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What's Really Wrong with Jake Arrieta's Slider

Jake Arrieta's slider was better in 2015. While his slider saved 23.8 more runs than league average last year, the pitch has cost the Cubs 1.8 runs this year.  Jeff Sullivan of Fangraphs theorized that Arrieta's slider isn't as useful nowadays because of its higher release point. Having a higher release point, Sullivan said, might explain why Arrieta is throwing more sliders at the shins instead of the knees. Indeed, Arrieta has thrown 32% of his sliders no more than 18 inches above the ground, nearly double his 18% rate in 2015. But simply saying that a slightly higher release point -- a tenth of an inch -- is the root cause of his slider's ineffectiveness might be too simple of an explanation.

Question

Is Jake Arrieta having problems with his slider because of a higher release point, like Sullivan suggested? Or can something else explain why Arrieta's slider has sucked?

Counter-argument to Sullivan

Sullivan used a month-to-month graph to illustrate that Arrieta's release point is higher in 2016 than 2015.


The chart looks convincing, doesn't it? But what does his game-to-game release points look like? 

His game-to-game data looks different than the month-to-month data. You can actually see how Arrieta's release point game-to-game was up and down during the later part of the 2015 campaign. In fact, there were several starts in 2015 where Arrieta had virtually identical release points to his 2016 starts. While the month-to-month difference looks different, the data is skewed by the game-to-game ups and downs. In actuality, his release points aren't drastically different and might not be the problem.

The actual release point location isn't the problem. 

What's truly different from 2015 is the in-game release point consistency. He was letting go of the baseball at a consistent location more so last year than this year.

I compared the difference between Arrieta's 2015 and 2016 in-game slider release points. I found a statistically significant difference between the years. In 2015, his release point varied by 0.06 inches in-game. In 2016, his release point has varied by 0.9 inches in-game. (p=0.002)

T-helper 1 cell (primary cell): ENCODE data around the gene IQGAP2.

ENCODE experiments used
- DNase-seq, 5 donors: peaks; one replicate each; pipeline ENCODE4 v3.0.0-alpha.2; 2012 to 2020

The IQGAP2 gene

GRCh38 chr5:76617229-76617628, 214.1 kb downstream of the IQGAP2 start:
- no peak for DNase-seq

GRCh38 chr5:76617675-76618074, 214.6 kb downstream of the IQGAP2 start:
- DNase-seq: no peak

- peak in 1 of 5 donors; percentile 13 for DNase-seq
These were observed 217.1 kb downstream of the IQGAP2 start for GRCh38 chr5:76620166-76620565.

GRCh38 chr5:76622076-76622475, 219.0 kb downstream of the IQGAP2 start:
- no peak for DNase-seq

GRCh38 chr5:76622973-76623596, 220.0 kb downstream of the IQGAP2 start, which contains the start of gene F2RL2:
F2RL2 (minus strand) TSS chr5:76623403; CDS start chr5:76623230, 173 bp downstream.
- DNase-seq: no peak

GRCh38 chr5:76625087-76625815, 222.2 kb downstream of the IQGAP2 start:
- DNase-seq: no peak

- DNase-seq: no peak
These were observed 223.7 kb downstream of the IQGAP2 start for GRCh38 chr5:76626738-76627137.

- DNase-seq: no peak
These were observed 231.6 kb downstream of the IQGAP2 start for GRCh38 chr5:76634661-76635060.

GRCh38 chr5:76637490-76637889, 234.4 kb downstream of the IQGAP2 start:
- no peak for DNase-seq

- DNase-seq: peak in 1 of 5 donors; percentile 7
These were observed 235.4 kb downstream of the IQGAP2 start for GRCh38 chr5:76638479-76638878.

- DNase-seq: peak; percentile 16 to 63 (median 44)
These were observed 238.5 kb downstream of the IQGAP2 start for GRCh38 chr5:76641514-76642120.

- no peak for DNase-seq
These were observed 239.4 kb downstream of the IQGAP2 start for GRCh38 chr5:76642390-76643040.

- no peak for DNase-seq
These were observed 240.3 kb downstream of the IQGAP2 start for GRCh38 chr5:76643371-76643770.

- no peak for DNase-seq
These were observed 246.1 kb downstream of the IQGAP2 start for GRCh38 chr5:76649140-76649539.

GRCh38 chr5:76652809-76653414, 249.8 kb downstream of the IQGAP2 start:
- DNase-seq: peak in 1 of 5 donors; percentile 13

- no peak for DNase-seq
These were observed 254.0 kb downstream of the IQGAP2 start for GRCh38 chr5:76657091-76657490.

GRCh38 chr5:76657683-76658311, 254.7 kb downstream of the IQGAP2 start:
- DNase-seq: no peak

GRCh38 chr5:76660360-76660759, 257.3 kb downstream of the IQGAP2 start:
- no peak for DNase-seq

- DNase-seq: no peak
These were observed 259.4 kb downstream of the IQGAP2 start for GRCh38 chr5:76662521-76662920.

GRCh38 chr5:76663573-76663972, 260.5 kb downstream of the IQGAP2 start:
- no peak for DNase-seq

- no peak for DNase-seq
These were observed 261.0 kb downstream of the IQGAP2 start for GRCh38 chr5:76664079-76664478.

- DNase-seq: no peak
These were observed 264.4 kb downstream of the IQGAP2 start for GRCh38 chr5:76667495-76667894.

And get ready for this...

Arrieta's 2016 in-game inconsistent release point is mildly associated with less slider movement (Spearman R=-0.403; p=0.046)! In other words, his inability to let go of the baseball in the same spot might (not cause) be influencing his slider's cutting action. Maybe this is why he has been throwing sliders half an inch flatter in the last three months compared to 2015? Maybe. 

Conclusion

Arrieta's slider release point location might not be the problem; the consistency of where he lets go of the pitch could be the problem. His slider release point is about 0.3 inches more inconsistent this year, and the inconsistency is mildly associated with less slider movement. Compared to 2015, he's thrown sliders with half an inch less cutting action during the last three months. 

Arrieta might not need to actually change his release point. Instead, he might need to find a groove that allows him to be more consistent. 
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Friday Notes

  • Jeimer Candelario has a .402 wOBA in Iowa (257 PA).

  • Eloy Jimenez has a .417 wOBA in A ball (452 PA).  

  • Gleyber Torres has a .319 wOBA since joining the Yankees A+ affiliate. 
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Thursday Notes

  • Addison Russell's contact rate is 2 points higher than last year (71% vs. 73%). 

  • ZiPS projected Baez to have a .322 wOBA at year's start, and he currently has a .320 wOBA. 

  • Kris Bryant has a .407 wOBA, a substantial increase from his .371 wOBA last year, despite currently having a BABIP that is 35 points power (.378 BABIP vs. .348 BABIP).